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Saturday, October 18, 2014

A PGFD Paramedic Supervisors Perspective on Ebola and Frequently Asked Questions Addressed

MEDIA CONTACT: Mark E. Brady, Chief Spokesperson, 240-508-7930
mebrady@co.pg.md.us     @PGFDPIO

There has been a tremendous amount of information in the media recently about Ebola.  The Prince George's County Fire/Emergency Medical Services (EMS) Department has fielded numerous questions from our citizens, residents and visitors who are fearful about the disease.  In an effort to help alleviate some mis-guided conceptions and rumors, Paramedic Captain Roland Berg answers some of the frequently asked questions we have heard.

We encourage you to continue your research by visiting the Center for Disease Control and Prevention (CDC) website as well as the County Health and Human Services website for additional information.

Firefighters Rescue Occupant of Burning District Heights Home


MEDIA CONTACT: Mark E. Brady, Chief Spokesperson, 240-508-7930
mebrady@co.pg.md.us     @PGFDPIO


Firefighters rescued an unconscious occupant of a burning District Heights home on Friday evening.  Firefighters and Paramedics were alerted to a house fire with the possibility of a senior citizen occupant trapped inside on Friday, October 17, at about 7:45 pm.

A passerby witnessed the fire and called 911 using their cell phone.   Firefighters from the Ritchie Volunteer Fire Department and Morningside Volunteer Fire/EMS Department, just 2 of the 7 stations dispatched, were the first to arrive and at about the same time at a 2-story, split foyer, single-family home in the 1100 block of Waterford Drive in District Heights.  Firefighters encountered fire and smoke showing from the upper level and initiated an aggressive interior attack on the fire as well as a search of the structure for the reported trapped occupant.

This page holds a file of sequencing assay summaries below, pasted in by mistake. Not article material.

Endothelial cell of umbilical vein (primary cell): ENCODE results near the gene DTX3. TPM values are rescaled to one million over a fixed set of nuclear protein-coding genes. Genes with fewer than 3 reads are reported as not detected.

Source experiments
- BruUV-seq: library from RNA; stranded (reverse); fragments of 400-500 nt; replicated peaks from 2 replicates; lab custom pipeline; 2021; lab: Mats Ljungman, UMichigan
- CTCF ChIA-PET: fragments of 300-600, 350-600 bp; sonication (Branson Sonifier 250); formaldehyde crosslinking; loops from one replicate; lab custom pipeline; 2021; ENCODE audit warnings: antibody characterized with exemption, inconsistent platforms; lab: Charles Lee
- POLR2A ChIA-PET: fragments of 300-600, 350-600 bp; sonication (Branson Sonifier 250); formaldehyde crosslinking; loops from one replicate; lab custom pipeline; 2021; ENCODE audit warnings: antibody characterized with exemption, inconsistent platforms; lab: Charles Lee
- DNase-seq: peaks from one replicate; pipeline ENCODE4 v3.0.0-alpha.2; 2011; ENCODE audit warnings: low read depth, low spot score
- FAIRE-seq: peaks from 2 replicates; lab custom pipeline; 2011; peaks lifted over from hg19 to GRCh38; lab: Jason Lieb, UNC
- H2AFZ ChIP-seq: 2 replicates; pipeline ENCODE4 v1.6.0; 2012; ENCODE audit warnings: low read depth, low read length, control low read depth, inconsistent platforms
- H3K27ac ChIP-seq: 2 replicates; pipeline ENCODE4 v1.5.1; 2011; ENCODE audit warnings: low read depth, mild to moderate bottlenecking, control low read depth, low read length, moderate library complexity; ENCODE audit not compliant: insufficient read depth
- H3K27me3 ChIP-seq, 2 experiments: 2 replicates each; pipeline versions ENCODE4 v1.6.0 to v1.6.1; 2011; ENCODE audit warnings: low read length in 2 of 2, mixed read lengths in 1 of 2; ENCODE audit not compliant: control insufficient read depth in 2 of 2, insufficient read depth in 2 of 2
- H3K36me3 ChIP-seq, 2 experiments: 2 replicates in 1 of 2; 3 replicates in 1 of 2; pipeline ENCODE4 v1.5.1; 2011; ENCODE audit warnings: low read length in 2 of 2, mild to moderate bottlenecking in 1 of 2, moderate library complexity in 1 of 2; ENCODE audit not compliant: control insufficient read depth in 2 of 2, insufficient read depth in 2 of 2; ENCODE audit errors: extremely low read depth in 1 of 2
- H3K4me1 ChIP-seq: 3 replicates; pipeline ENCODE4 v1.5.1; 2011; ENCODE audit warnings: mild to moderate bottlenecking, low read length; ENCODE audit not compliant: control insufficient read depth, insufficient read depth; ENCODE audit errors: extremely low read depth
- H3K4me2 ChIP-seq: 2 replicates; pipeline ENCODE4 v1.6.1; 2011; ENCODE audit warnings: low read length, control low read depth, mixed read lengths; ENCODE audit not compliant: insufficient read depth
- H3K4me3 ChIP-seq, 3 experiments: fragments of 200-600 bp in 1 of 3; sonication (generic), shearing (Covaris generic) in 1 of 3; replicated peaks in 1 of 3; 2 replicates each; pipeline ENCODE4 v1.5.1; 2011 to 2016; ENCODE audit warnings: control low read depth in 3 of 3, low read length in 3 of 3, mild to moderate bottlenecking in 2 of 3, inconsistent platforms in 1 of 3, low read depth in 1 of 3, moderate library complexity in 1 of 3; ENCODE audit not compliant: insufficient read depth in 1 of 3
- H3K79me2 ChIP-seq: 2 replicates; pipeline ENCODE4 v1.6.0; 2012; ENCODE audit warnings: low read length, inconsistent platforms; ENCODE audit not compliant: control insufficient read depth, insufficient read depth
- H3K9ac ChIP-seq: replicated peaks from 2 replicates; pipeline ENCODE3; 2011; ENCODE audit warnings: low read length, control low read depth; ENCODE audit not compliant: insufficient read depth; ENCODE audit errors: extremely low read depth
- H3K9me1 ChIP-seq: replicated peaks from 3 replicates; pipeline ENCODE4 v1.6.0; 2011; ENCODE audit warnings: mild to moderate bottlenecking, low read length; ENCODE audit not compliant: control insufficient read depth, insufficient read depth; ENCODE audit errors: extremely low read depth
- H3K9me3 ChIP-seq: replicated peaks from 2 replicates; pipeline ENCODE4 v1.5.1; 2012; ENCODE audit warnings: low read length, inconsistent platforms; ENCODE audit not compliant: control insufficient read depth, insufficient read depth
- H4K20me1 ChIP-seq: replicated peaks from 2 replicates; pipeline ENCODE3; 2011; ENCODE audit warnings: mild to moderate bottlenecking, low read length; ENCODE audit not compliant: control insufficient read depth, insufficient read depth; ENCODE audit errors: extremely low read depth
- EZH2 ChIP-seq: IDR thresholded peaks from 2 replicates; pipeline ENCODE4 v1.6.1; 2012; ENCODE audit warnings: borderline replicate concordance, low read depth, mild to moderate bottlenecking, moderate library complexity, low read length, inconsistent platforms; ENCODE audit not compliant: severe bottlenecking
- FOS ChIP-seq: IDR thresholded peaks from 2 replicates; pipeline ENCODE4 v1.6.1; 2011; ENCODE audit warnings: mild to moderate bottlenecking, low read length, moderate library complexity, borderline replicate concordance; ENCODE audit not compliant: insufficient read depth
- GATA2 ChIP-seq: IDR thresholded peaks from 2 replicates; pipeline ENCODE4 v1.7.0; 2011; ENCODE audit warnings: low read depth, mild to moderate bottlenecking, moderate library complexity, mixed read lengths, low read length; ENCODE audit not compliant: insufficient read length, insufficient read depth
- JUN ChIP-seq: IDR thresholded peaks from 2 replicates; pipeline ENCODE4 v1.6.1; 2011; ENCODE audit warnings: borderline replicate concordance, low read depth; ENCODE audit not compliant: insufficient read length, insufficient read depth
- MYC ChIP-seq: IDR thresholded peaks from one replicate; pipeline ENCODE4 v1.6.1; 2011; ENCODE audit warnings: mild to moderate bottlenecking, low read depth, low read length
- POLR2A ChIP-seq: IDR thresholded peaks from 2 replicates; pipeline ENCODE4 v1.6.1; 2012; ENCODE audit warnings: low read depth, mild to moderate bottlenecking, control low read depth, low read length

Almost immediately an unconscious male was located by firefighters in the foyer by the front door.  He was removed to the front yard where paramedics from the District Heights Fire/EMS Station initiated medical care.  The victim was transported to a nearby Trauma Center in critical condition.

Firefighters made quick work of the fire in the kitchen/dining/living room area and had the fire extinguished within minutes of arrival.  A smoke alarm was found inside the house, however, fire investigators could not determine if the alarm was in working condition or if it played a role in alerting the occupant.

A follow-up report from the Trauma Center indicated the victim displayed rapid signs of improvement,  regained consciousness and was breathing on his own.  His condition was upgraded to fair.

Fire Investigators continue their work to determine the cause of the fire and will wait to talk with the occupant before making a final determination.  Fire loss is estimated at $75,000.

Citizens and residents that are in need of a working smoke alarm and cannot afford to purchase one themselves are encouraged to call our Safety First Smoke Alarm Program.  To initiate this service simply call 311 or 301-864-SAFE (7233) or click here to request one on-line.  A Firefighter/Medic will visit your home and install a new 10-year, tamper proof with hush feature alarm for free.  This also applies if you are in need of a battery.  Energizer Battery recently donated 5000 batteries to the Fire/EMS Department and we will come to your house and install them in your battery-powered alarms at no cost to you.

Remember to test your alarms on the Safety First Day of every month.

Replace batteries when you adjust your clocks. (November 2)

Replace your alarms if they are 10 years old or older.

Consider replacing your battery-powered alarms with a 10-year smoke and CO alarms.